The absence during the last two decades of buzz (not to mention ratings) for scripted fare during the summer months hasn’t stopped broadcasters from trying, and not simply by burning off shows that failed during the traditional season (such as the recently played-out “Do No Harm” on NBC and “Zero Hour” and “666 Park Avenue” on ABC). NBC and ABC have been especially aggressive this summer, with the former offering “Crossing Lines,” “Siberia” and “Camp” and the latter serving up summer staple “Rookie Blue” along with “Mistresses” and “Motive.” (Also, NBC extended into the early summer the runs of its two most breathlessly talked-about regular season dramas, “Revolution” and “Hannibal.”) Most of these shows are international co-productions of some kind and for whatever reasons aren’t particularly good – though “Rookie Blue” is a fine summer diversion with an enormously appealing cast. Another scripted effort will soon join their ranks: The CBS detective drama “Unforgettable,” which for its second season has been reassigned as a summer series.
So what is it about “Dome” that has made it the first success of its kind in over 20 years? It’s not a feel-good show, which was pretty much the most appealing thing about “Northern Exposure.” It’s not irresistible trash, the likes of which once sent millions of Americans to their local drive-ins in the summer months but is now largely confined to certain basic cable networks, like Syfy, which recently scored one of the big media success stories of this busy summer with the irresistible movie “Sharknado.” It isn’t even pure escapism, like TNT’s “Falling Skies” and MTV’s “Teen Wolf,” because even though there is a big mysterious “thing” at the center of the “Dome” story (the object in the title) so far the dome isn’t doing much more than bringing out the best and worst of the people trapped by it, many of whom have personal secrets or personality defects that were firmly in place before their collective struggle began.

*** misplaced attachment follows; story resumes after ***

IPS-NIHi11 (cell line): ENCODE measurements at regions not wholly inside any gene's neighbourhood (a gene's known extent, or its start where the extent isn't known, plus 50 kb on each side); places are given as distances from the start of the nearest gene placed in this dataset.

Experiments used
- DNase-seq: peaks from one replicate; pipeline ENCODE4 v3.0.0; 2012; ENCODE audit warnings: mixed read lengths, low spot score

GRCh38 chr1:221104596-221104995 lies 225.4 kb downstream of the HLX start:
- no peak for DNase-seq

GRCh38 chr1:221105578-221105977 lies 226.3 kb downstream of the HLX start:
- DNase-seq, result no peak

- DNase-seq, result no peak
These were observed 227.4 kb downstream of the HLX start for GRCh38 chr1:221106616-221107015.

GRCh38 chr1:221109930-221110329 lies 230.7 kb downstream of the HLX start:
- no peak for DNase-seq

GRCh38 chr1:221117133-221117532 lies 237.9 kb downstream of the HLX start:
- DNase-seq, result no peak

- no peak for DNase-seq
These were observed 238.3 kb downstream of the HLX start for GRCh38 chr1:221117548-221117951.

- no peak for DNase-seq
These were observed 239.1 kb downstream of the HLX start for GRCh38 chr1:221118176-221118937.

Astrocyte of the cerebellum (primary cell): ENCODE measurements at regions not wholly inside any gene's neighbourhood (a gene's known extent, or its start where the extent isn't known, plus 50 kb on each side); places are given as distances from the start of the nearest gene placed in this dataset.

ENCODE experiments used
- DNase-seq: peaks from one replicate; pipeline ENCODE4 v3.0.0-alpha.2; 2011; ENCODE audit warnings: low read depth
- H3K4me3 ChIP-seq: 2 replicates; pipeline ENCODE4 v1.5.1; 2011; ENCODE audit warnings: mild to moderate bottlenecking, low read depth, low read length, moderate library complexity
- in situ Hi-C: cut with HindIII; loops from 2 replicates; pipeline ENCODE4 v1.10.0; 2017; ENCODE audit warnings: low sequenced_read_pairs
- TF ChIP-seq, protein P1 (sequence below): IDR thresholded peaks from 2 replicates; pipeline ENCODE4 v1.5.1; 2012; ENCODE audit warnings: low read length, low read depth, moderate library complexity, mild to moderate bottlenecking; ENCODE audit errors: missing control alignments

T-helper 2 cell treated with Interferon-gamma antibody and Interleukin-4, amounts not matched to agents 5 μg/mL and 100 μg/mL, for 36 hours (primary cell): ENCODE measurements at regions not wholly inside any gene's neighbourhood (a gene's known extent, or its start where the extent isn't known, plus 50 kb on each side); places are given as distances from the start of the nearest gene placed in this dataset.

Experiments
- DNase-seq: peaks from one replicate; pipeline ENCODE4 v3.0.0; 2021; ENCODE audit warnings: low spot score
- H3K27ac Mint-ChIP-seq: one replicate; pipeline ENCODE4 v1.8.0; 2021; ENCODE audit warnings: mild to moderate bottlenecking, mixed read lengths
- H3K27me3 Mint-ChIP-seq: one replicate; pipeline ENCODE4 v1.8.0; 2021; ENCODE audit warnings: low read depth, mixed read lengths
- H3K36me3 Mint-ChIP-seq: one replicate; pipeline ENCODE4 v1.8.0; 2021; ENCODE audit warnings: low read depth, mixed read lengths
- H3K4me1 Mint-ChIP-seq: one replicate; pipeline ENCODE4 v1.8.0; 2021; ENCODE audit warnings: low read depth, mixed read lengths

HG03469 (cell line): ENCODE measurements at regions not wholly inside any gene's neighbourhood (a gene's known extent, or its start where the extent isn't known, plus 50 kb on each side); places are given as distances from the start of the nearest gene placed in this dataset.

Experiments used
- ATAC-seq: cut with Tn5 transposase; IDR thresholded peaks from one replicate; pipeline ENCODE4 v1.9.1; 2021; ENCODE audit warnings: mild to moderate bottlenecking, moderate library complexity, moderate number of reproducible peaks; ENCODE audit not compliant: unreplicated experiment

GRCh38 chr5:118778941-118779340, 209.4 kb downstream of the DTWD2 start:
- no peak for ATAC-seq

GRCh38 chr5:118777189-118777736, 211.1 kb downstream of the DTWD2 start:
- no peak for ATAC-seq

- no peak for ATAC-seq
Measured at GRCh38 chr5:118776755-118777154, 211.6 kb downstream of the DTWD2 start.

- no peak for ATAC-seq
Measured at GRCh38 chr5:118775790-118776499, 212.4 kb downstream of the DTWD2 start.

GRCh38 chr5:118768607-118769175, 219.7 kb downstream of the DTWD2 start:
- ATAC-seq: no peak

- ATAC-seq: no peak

Come to think of it, that last sentence makes “Dome” sound a lot like “Lost.” The unfortunate surviving passengers of Oceanic Flight 815 were similarly trapped through seemingly impossible-to-understand circumstances. “Lost” turned out to be a letdown, never satisfactorily explaining many of the mysterious plot points that deepened its central mystery over six seasons and plunked most of the characters into some ill-defined purgatory at the last. Fortunately, the shocking if overlong Stephen King novel on which “Under the Dome” is based isn’t compromised by such narrative infirmity. (There will be no spoilers here, though I will note that there is a terrible event in the novel that is so horrific I think it could turn off the television audience if “Dome” dares to go there. Then again, maybe it will pump the show’s numbers, if it happens.)
The biggest risk for “Dome” is that CBS could decide to continue it for one or more summer seasons and stretch the story in such a way that much of the audience would start to drift off, just as it did beginning with the second season of “Lost.” But look at it from the network’s point of view: Scripted successes of any kind on broadcast are so rare these days – especially if they don’t wholly revolve around detectives – that bringing one to a relatively fast conclusion is almost unthinkable. A happy compromise here might be for CBS to end the summer run of “Dome” on a cliff-hanger, then bring it back at midseason and let it play out by the end of May 2014, at which time it should end.
This isn’t such a strange idea. The pilot for “Under the Dome” was better than almost all of the pilots I have seen for the broadcasters’ new fall dramas, and subsequent episodes haven’t been half-bad. With the exception of the disturbing and off-putting plot ine in which the crazy guy who looks like the love child of Andy Samberg and Brandon Routh has been holding as his hostage the cute girl from “Life Unexpected,” the various conflicts the many characters on the “Dome” canvas are caught up in have made for a mindlessly entertaining summer diversion. I mean that in the nicest possible way. All broadcasters should be encouraged to learn from this show’s success and strive to come up with summer winners of their own.